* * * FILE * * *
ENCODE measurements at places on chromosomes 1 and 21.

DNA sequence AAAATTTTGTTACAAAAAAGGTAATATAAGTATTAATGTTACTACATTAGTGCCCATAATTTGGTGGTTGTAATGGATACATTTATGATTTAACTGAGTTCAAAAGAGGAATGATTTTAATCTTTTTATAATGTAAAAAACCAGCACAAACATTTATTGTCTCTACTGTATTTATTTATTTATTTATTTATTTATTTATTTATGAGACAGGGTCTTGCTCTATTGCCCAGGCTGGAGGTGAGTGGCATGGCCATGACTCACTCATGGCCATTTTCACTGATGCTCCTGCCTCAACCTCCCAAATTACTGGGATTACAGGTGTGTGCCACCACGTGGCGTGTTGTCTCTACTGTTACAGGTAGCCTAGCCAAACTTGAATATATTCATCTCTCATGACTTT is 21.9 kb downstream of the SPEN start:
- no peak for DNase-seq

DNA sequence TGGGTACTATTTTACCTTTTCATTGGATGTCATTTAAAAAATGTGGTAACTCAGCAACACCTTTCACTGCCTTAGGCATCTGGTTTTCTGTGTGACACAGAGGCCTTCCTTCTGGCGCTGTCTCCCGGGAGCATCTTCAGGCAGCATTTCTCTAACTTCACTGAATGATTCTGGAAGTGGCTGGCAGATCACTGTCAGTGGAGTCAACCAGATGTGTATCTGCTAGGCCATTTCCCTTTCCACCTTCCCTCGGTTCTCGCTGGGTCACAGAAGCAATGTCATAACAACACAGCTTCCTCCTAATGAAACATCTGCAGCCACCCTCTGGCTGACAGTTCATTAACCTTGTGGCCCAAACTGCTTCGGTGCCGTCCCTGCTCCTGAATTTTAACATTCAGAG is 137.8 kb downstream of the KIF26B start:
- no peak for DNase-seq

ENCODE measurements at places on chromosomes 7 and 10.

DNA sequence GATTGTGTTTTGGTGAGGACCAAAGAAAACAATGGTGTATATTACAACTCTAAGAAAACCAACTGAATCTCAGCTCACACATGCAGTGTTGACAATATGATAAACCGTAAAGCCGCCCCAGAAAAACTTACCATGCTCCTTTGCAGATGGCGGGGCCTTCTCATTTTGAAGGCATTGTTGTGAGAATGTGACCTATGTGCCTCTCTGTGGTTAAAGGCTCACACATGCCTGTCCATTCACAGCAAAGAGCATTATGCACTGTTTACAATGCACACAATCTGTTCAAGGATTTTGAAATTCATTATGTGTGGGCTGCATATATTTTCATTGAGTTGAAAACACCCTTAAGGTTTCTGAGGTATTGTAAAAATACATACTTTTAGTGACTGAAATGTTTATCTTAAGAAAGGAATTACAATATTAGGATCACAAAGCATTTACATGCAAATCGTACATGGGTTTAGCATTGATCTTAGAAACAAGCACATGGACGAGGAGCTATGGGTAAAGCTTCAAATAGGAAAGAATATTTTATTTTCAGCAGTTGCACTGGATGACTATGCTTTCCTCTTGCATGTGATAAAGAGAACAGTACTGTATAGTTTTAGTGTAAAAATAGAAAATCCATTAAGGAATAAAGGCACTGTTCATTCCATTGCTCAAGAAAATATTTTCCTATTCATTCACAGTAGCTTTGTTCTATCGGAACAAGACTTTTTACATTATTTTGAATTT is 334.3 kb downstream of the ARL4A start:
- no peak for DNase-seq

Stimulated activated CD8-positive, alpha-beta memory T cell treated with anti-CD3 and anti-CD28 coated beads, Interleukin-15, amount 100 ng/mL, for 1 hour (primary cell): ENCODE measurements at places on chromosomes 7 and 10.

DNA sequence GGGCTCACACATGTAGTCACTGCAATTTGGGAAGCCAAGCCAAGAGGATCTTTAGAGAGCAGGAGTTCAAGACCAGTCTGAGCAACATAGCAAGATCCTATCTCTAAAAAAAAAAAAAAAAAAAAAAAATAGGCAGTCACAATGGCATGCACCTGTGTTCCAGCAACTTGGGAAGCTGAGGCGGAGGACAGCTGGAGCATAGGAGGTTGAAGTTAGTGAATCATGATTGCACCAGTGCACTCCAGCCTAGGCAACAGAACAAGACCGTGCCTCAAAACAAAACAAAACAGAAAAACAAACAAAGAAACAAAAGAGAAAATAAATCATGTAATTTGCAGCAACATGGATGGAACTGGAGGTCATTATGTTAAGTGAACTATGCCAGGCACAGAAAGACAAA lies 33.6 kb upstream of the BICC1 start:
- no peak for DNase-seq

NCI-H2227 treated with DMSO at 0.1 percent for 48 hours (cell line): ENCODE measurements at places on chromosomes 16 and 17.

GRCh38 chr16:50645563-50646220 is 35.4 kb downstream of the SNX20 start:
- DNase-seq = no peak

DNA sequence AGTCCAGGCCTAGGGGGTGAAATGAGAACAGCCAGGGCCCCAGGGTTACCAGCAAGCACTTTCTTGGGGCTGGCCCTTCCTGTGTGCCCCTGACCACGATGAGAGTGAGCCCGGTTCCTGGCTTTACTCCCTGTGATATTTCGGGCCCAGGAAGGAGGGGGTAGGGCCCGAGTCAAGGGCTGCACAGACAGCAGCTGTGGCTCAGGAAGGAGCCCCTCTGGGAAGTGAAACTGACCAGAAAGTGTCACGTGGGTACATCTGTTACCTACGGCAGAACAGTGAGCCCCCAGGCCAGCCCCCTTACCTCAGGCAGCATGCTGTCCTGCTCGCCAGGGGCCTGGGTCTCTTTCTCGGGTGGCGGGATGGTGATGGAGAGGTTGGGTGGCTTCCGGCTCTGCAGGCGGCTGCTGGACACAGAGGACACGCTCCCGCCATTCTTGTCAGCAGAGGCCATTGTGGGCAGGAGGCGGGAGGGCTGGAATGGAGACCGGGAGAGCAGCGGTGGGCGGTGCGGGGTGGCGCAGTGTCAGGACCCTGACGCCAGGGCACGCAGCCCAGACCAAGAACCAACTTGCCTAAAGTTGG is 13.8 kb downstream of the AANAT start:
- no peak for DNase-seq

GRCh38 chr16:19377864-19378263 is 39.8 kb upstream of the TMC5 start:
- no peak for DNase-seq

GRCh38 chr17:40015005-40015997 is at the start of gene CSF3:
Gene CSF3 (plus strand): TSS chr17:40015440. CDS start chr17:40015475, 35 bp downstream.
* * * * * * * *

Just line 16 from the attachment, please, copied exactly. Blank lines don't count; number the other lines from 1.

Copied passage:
- no peak for DNase-seq